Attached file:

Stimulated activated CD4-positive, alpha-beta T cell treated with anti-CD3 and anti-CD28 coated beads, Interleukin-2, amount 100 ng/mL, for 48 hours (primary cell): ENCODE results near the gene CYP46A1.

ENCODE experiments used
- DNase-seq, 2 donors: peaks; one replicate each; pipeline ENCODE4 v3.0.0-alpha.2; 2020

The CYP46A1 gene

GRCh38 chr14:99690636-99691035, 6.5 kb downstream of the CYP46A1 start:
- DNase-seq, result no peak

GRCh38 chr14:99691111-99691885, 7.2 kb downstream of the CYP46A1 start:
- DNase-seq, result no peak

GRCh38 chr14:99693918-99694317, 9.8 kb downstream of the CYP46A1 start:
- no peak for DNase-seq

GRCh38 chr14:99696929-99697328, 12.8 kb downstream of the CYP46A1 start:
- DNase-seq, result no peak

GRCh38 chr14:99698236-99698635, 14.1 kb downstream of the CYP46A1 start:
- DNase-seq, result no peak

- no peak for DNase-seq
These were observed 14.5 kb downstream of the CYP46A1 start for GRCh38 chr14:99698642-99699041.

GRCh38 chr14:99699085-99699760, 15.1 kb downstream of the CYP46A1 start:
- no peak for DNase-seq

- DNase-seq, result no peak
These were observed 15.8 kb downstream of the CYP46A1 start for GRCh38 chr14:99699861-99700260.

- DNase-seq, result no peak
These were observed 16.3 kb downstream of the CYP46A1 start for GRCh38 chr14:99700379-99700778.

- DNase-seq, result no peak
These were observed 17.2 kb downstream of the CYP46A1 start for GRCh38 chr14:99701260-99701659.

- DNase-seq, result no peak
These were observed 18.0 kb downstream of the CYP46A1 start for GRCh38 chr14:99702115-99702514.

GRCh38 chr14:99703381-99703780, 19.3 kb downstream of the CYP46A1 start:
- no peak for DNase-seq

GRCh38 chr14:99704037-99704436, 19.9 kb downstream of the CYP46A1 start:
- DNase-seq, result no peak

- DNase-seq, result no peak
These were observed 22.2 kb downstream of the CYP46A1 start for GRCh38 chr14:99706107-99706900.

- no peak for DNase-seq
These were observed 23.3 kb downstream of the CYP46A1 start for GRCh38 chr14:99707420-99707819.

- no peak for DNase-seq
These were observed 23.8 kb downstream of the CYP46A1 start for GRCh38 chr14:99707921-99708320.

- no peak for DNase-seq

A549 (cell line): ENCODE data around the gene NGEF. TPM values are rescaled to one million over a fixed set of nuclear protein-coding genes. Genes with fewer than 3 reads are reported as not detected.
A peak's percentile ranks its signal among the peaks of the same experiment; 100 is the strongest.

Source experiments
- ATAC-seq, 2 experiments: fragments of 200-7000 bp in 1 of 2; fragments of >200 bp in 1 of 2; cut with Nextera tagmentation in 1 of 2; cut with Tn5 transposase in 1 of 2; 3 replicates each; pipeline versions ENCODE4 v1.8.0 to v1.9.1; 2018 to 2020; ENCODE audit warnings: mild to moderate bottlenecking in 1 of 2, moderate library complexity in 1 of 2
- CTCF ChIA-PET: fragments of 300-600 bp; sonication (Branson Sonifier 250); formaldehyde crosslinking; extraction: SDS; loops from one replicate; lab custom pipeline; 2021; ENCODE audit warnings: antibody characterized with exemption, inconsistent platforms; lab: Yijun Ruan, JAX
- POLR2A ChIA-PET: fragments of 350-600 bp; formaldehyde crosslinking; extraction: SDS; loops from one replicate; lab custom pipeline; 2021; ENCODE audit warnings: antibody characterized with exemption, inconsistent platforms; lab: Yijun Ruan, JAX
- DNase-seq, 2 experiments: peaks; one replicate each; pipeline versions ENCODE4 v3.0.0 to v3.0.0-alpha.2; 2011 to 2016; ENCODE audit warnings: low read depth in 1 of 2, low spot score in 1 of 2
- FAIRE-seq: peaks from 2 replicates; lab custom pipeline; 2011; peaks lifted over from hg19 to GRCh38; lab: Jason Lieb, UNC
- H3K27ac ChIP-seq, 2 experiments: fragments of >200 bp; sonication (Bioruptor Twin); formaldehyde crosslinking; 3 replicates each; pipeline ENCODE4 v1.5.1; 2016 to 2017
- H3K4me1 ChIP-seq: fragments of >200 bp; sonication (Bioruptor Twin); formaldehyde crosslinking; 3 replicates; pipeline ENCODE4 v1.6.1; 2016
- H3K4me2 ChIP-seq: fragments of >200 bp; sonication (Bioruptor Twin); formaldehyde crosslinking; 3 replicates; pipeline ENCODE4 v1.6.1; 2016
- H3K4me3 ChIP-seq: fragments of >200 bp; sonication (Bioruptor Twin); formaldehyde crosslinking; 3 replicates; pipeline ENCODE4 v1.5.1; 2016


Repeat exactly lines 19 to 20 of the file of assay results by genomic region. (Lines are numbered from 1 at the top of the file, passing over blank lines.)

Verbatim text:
- DNase-seq, result no peak
These were observed 15.8 kb downstream of the CYP46A1 start for GRCh38 chr14:99699861-99700260.